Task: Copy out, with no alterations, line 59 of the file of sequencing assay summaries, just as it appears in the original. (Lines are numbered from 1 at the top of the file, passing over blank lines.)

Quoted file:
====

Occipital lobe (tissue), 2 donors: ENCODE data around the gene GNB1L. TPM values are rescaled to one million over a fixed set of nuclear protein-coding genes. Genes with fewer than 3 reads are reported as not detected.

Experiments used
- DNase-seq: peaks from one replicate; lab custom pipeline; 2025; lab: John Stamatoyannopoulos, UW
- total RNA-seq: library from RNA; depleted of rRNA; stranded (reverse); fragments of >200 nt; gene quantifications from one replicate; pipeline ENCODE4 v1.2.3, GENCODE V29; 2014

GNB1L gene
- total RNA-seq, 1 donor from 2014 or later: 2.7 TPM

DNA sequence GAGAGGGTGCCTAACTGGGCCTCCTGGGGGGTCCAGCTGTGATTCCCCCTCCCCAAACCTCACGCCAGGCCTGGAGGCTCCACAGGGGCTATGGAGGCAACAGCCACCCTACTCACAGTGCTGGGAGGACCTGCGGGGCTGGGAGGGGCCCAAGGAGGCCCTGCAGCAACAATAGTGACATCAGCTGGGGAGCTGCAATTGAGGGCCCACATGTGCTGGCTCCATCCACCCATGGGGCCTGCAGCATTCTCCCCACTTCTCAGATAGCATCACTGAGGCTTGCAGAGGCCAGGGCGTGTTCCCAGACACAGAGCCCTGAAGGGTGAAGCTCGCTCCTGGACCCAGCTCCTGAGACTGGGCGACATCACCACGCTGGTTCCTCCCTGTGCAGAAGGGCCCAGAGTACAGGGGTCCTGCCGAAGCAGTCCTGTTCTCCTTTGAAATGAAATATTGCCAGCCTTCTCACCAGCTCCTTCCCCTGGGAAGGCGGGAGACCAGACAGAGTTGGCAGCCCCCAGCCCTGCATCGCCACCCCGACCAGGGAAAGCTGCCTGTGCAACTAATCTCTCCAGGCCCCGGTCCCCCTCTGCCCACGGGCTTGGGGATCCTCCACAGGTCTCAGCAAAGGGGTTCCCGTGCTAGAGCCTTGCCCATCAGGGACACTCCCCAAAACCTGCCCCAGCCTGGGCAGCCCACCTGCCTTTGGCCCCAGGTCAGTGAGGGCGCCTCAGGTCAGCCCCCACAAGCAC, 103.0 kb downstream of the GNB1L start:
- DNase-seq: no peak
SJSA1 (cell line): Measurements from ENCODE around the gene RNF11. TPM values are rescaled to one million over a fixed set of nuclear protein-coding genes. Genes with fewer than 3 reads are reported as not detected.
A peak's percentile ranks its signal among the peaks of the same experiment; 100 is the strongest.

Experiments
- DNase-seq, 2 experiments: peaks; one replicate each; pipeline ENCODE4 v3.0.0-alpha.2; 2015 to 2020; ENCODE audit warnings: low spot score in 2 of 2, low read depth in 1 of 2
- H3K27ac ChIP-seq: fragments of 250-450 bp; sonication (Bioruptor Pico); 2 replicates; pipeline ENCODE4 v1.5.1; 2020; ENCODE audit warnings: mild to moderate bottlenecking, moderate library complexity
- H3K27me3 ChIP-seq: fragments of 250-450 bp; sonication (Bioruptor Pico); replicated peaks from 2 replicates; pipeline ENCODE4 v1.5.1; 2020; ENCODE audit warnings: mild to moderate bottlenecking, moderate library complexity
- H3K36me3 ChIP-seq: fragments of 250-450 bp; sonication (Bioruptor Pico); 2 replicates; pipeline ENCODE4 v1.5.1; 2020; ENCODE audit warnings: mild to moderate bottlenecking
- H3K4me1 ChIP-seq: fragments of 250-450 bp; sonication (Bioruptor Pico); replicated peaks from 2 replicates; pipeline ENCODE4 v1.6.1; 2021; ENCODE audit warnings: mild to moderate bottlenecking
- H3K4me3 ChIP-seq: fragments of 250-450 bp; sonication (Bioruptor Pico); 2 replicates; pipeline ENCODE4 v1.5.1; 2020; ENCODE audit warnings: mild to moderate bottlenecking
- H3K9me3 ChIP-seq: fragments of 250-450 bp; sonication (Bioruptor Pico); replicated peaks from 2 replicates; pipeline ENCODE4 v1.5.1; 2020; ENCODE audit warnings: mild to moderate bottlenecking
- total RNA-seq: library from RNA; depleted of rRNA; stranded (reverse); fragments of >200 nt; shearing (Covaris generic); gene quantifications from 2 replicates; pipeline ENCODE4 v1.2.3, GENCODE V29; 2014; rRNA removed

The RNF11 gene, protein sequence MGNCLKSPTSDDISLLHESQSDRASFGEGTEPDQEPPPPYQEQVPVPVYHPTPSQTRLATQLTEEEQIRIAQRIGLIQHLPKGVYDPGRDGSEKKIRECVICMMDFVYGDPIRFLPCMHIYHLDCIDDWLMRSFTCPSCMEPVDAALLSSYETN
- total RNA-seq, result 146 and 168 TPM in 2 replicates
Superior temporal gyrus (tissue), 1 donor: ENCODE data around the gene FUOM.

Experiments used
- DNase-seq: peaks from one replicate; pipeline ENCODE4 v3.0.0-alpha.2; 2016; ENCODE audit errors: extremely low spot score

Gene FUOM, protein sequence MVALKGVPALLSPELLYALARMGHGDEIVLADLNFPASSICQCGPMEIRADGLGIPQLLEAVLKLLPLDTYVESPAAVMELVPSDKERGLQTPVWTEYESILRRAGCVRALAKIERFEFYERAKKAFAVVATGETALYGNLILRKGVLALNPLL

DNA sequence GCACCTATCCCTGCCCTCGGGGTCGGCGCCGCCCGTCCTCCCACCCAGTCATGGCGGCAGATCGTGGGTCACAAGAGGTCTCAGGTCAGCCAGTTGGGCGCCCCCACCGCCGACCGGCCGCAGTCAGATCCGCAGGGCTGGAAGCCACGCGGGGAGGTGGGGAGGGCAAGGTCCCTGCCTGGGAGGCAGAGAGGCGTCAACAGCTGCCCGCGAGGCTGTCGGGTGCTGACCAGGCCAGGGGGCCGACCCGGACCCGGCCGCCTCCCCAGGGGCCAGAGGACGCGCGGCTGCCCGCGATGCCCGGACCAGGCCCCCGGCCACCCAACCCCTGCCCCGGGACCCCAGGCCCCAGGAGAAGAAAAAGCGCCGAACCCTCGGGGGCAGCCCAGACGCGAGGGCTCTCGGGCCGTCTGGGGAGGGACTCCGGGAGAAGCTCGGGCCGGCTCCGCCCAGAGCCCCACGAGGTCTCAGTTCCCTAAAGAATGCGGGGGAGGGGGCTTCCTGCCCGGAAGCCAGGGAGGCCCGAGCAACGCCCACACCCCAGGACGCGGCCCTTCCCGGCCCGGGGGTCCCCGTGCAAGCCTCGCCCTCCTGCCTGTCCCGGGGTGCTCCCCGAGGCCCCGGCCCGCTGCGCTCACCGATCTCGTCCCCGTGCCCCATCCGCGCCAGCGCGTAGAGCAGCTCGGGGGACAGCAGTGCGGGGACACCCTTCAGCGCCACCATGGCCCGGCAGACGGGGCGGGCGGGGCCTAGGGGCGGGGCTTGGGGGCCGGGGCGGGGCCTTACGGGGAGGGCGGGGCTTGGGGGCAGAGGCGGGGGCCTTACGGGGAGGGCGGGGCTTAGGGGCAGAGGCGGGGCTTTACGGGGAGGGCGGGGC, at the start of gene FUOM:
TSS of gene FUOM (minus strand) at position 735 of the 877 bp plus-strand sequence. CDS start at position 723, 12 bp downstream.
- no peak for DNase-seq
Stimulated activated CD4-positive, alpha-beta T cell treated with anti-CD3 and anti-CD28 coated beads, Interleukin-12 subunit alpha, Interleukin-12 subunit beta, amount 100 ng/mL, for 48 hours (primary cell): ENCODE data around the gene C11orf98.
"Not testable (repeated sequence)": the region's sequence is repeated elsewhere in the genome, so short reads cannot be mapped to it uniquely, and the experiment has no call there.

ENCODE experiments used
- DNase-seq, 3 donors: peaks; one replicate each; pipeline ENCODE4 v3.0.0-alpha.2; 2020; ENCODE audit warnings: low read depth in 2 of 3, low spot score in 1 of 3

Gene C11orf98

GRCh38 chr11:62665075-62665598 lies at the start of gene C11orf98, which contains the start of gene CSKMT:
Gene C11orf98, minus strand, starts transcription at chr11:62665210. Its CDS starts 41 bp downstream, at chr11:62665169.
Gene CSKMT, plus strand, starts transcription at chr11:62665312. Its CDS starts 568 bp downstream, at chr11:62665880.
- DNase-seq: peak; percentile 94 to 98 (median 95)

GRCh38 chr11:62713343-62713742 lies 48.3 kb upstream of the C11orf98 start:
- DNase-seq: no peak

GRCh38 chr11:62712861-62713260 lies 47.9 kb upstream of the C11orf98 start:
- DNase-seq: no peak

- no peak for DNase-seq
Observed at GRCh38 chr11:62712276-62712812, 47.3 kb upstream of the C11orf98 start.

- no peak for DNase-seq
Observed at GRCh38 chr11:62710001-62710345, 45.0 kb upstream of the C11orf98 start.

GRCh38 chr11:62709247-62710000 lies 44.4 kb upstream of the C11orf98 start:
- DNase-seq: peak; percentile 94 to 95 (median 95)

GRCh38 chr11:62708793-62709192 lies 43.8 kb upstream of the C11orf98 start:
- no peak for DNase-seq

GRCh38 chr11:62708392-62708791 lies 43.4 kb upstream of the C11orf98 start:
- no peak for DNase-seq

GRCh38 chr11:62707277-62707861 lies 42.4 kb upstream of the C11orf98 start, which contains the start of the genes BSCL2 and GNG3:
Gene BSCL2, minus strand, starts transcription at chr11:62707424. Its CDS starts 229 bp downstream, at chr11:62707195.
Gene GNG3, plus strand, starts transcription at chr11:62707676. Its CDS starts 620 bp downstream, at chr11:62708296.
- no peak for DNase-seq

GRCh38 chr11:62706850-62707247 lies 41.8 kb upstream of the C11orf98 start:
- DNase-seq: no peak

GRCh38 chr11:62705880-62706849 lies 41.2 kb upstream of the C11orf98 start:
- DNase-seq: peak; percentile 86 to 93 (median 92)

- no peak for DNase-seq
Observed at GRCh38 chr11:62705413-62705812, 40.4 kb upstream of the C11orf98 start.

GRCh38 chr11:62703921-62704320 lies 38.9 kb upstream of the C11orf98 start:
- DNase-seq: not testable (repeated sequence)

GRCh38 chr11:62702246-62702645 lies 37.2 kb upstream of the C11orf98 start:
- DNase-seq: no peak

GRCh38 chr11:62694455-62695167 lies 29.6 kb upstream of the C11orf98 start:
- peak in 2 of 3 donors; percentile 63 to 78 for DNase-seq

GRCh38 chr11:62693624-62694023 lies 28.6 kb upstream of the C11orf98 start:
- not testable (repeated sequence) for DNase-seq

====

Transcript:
- DNase-seq: peak; percentile 86 to 93 (median 92)